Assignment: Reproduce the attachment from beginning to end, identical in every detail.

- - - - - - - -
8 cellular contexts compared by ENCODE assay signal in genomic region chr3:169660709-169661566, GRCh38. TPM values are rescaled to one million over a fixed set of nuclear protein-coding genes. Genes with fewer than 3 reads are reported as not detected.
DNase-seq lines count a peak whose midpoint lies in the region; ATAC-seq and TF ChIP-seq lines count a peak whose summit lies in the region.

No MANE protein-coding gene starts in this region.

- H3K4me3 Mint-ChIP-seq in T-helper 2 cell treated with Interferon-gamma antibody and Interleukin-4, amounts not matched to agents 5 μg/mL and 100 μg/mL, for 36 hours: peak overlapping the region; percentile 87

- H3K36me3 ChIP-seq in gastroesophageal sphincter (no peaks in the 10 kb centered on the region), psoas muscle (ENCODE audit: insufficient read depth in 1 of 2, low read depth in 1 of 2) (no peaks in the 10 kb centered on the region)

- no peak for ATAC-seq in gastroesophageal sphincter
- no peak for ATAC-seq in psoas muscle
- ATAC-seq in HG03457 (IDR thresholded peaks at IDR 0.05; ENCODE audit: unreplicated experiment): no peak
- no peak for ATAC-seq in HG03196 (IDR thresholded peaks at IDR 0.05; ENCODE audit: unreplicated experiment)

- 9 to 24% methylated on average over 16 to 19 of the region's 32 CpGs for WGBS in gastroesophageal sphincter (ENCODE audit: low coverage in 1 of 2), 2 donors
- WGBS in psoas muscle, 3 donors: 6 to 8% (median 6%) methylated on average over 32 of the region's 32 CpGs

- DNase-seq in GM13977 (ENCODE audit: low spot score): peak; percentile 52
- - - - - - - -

8 cellular contexts compared by ENCODE assay signal in genomic region chr3:169660709-169661566, GRCh38. TPM values are rescaled to one million over a fixed set of nuclear protein-coding genes. Genes with fewer than 3 reads are reported as not detected.
DNase-seq lines count a peak whose midpoint lies in the region; ATAC-seq and TF ChIP-seq lines count a peak whose summit lies in the region.

No MANE protein-coding gene starts in this region.

- H3K4me3 Mint-ChIP-seq in T-helper 2 cell treated with Interferon-gamma antibody and Interleukin-4, amounts not matched to agents 5 μg/mL and 100 μg/mL, for 36 hours: peak overlapping the region; percentile 87

- H3K36me3 ChIP-seq in gastroesophageal sphincter (no peaks in the 10 kb centered on the region), psoas muscle (ENCODE audit: insufficient read depth in 1 of 2, low read depth in 1 of 2) (no peaks in the 10 kb centered on the region)

- no peak for ATAC-seq in gastroesophageal sphincter
- no peak for ATAC-seq in psoas muscle
- ATAC-seq in HG03457 (IDR thresholded peaks at IDR 0.05; ENCODE audit: unreplicated experiment): no peak
- no peak for ATAC-seq in HG03196 (IDR thresholded peaks at IDR 0.05; ENCODE audit: unreplicated experiment)

- 9 to 24% methylated on average over 16 to 19 of the region's 32 CpGs for WGBS in gastroesophageal sphincter (ENCODE audit: low coverage in 1 of 2), 2 donors
- WGBS in psoas muscle, 3 donors: 6 to 8% (median 6%) methylated on average over 32 of the region's 32 CpGs

- DNase-seq in GM13977 (ENCODE audit: low spot score): peak; percentile 52